Obviously, you’re not going to be creating something as spammy as that, but an opt-in page can be a great asset to your marketing for several reasons:
- It makes measuring your opt-in conversion rate much simpler because you have one specific URL to track…
- You can link to your opt-in page from strategic locations throughout your website and in your blog content…
- Since the opt-in page is a self-contained asset on your site, you can create online ads to send visitors to it from Facebook or Google AdWords, which can then fuel the growth of your email list…
As you can see, the lead magnet is one of the biggest keys to success in your marketing efforts, and it’s hard to get people to take the important steps towards working with you without it.
So here are the key takeaways from today:
- Get to know who your ideal target clients are in as much detail as possible, which will then allow you to create the perfect lead magnet just for them.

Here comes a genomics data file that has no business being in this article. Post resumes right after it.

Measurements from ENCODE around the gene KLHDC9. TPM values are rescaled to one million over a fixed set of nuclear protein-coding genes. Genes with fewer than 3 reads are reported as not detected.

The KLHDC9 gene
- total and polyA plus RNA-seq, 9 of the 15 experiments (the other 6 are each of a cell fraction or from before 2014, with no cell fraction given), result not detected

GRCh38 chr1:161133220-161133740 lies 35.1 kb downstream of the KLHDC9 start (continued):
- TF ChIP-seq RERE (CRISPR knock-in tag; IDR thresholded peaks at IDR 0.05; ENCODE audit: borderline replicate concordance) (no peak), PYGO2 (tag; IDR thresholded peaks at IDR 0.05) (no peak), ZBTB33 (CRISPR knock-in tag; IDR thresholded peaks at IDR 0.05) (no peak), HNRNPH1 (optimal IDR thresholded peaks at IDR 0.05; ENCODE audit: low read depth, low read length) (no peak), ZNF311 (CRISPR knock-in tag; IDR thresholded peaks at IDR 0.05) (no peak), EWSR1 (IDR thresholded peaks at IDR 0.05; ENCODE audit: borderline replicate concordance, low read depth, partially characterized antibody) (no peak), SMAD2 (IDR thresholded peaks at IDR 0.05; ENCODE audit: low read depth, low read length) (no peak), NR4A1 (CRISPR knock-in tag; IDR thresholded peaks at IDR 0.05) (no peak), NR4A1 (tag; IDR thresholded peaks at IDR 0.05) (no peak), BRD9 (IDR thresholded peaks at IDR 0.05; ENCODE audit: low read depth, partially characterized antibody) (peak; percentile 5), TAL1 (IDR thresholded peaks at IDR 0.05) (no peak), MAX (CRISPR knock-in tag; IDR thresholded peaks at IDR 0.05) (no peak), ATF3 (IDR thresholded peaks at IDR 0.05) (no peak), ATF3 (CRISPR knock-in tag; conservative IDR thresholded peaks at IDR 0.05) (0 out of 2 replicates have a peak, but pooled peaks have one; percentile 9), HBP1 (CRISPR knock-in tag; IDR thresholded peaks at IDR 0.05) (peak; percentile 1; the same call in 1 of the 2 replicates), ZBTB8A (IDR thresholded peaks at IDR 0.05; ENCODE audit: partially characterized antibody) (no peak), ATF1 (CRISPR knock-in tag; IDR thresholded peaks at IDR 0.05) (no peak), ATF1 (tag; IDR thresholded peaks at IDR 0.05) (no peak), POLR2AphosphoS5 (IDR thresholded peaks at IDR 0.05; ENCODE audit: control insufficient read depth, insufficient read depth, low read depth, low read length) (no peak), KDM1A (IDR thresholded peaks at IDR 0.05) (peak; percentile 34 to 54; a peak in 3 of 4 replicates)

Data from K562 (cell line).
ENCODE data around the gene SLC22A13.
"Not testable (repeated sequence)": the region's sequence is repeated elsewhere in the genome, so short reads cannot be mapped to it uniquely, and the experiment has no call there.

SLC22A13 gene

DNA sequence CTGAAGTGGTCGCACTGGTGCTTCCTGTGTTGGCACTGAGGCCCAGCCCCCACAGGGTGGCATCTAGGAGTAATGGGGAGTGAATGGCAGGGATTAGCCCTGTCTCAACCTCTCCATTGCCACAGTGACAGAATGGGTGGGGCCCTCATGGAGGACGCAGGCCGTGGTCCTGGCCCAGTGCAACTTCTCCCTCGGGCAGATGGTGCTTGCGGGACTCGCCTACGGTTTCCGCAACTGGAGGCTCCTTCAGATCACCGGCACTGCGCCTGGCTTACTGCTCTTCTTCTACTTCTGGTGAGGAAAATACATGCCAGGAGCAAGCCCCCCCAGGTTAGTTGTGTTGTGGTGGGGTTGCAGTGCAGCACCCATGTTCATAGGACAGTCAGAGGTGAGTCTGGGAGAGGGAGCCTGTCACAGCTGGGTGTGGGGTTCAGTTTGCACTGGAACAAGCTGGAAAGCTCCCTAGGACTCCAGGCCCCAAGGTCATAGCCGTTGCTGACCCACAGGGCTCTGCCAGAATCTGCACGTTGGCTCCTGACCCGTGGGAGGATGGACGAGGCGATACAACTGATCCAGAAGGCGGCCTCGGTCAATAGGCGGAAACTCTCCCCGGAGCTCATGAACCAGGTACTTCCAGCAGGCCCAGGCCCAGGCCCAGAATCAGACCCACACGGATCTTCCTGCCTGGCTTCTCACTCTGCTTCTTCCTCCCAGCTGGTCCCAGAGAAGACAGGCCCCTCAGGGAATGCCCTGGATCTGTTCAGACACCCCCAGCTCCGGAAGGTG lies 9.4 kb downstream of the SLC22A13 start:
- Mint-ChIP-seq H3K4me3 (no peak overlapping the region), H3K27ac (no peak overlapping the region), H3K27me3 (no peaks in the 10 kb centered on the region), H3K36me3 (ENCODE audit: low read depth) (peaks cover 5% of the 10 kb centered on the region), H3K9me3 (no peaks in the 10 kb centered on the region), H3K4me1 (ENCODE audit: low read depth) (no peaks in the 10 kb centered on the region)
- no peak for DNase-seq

- If you work with a variety of photographic specialties, you’ll need to create a separate lead magnet for each of those, but take it one at a time, and don’t let yourself get overwhelmed.
- Delivering your lead magnet to your prospects is no more complicated than sending them a link as part of their welcome email.
- Fitting the lead magnet into your marketing system is as simple as giving people the ability to opt-in from any page of your website or blog. You can also enhance your lead-generation with a dedicated opt-in page, which you can use as the destination page for any future advertising.
Have Your Say
I would love to get your thoughts or questions on this topic, which you can add to this discussion on our Facebook page: